May 17, 2024
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Developing Our Positive Traits

As one reads through the parshiyos in Sefer Bamidbar, one could get overwhelmed by the amount of complaints, strife, discord, disunity, argumentative behavior, blasphemy and pursuit of pleasure. What’s happening here? This great Jewish nation was taken out of Egypt, witnessed the Splitting of the Sea and received the Torah at Har Sinai! Where did everything start to go wrong?

The commentaries refer to Sefer Bamidbar as Sefer HaMiddos—the book dealing with character traits. These include both the positive ones and the negative ones. If we analyze the 40 years that Bnei Yisrael lived in the desert, we see how negative traits were the cause of all the bad behaviors and positive traits were the cause of all successes.

The 40 years of a person’s life between the ages of 20-60 are generally full of accomplishments. The first 20 years focus on development. And after 60, people reap the benefits of their accomplishments. During those 40 years, a person struggles with all of life’s challenges. These correspond to the 40 years of Klal Yisrael in the desert. This is where they got caught up with the challenges to their middos. Like every human being, they had inner drives and self-interests.

Pirkei Avos lists three things that can remove a person from the world: jealousy, honor and the pursuit of pleasure. Getting caught up with these drives makes a person lose their share in this physical world and their share in the world to come. Clearly, these three areas represent our major daily struggles. On the surface, it’s deceiving, as these traits appear to be in one’s self interest if pursued. Honor and prestige are nice to experience. Pleasure? Everyone wants to have a good time. Jealousy is a trait one feels when wanting something that someone else has.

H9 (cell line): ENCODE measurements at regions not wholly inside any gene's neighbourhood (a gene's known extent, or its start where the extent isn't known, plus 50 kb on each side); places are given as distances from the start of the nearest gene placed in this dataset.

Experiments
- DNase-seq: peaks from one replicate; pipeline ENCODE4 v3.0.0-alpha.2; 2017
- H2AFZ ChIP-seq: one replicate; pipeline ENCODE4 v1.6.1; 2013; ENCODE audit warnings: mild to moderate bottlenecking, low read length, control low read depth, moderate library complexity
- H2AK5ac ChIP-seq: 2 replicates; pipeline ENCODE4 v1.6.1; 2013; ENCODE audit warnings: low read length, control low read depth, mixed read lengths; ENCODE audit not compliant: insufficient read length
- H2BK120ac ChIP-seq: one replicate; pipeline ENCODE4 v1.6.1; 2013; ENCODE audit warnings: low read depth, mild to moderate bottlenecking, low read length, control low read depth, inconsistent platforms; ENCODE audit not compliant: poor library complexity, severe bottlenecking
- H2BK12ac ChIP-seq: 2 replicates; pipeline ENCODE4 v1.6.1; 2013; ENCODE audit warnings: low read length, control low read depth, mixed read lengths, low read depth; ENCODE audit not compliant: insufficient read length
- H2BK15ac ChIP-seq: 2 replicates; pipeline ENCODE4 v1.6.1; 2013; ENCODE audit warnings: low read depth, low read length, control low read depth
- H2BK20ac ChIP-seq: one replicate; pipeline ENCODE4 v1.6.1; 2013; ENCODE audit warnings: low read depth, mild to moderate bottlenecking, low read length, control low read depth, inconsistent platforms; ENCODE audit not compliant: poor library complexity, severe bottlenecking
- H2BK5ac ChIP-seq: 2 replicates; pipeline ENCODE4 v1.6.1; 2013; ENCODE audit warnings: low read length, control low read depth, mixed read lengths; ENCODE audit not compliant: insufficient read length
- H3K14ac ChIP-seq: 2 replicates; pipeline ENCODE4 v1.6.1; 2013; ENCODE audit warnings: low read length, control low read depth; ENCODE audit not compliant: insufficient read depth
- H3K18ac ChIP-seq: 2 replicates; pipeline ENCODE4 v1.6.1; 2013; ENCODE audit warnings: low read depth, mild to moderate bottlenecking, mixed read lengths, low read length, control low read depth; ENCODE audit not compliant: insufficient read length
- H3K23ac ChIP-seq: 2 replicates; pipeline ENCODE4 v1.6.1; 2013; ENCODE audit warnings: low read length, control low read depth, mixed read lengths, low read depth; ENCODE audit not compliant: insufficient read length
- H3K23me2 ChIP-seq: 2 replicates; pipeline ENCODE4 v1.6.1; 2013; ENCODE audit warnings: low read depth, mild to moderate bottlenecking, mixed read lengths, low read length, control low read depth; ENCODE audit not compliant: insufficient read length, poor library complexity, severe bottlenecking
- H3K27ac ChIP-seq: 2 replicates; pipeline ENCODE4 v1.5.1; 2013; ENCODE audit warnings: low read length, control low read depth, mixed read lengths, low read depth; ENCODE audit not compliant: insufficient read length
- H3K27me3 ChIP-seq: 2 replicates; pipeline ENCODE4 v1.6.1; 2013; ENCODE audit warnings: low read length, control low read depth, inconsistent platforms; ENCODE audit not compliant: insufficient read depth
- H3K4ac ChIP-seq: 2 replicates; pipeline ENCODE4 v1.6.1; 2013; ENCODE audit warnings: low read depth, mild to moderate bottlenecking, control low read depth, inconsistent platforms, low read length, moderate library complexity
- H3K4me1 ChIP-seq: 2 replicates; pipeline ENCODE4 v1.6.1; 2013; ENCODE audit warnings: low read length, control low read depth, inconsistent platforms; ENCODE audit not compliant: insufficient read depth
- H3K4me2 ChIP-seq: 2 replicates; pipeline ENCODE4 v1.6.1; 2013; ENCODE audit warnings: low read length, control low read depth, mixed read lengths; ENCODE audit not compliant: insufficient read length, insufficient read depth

Pirkei Avos also says that whoever possesses these three positive qualities is considered a student of Avraham: a good eye, humble spirit and satisfied nature. And whoever possesses these three opposite qualities: an evil eye, haughty spirit and greedy nature, is considered a student of Bilam. The Sfas Emes says these negative qualities correspond to the other three negative traits. Evil eye corresponds to jealousy, haughty spirit to pursuit of honor and greedy nature to pursuit of pleasure.

These Mishnayos in Avos teach us an incredible lesson: All of our daily actions and struggles fall within these positive and negative traits. Nobody is born a champion—we all need to work at it. The Mishna classifies anyone who focuses on developing these traits as a “student”—someone who is learning and training. It’s a lifetime process. The common denominator of the three positive traits is that they are qualities which benefit other people: a good (helpful) eye, being humble and feeling satisfied. The three negative qualities of jealousy, honor and pleasure indicate a person just focused on himself:

These negative traits don’t hide; they attempt to be active in our lives no matter what. It takes training and discipline to prevent us from being pulled down by them. If we choose to focus on the good traits, we become students of Avraham’s yeshiva. If we let ourselves be guided by negative traits, then we join the academy of Bilam, which leads us to ruining our lives in this world and the next. Bilam chased after the three negative areas and lost everything.

The Mishna concludes that the students of Avraham will have existence and substance in this world and the next world and merit divine help to succeed in achieving their righteous goals. Focusing on the traits of a “good” eye, humble spirit and satisfied nature will lead to happiness, fulfillment and many positive results.

May Hashem give us siyata dishmaya (Heavenly help) to achieve success in these areas, thereby helping others and helping ourselves.


Rabbi Baruch Bodenheim is the associate Rosh Yeshiva of Passaic Torah Institute (PTI)/Yeshiva Ner Boruch, where he leads a multi-level Gemara-learning program. PTI has attracted adult Jews of all ages from all over northern New Jersey for its learning programs. Fees are not charged but any contributions are always welcome. Beyond PTI, Rabbi Bodenheim conducts a weekly beis midrash program with chavrusa learning in Livingston plus a monthly group in West Caldwell. Rabbi Bodenheim can be reached at [email protected]. For more info about PTI and its Torah classes, visit pti.shulcloud.com.

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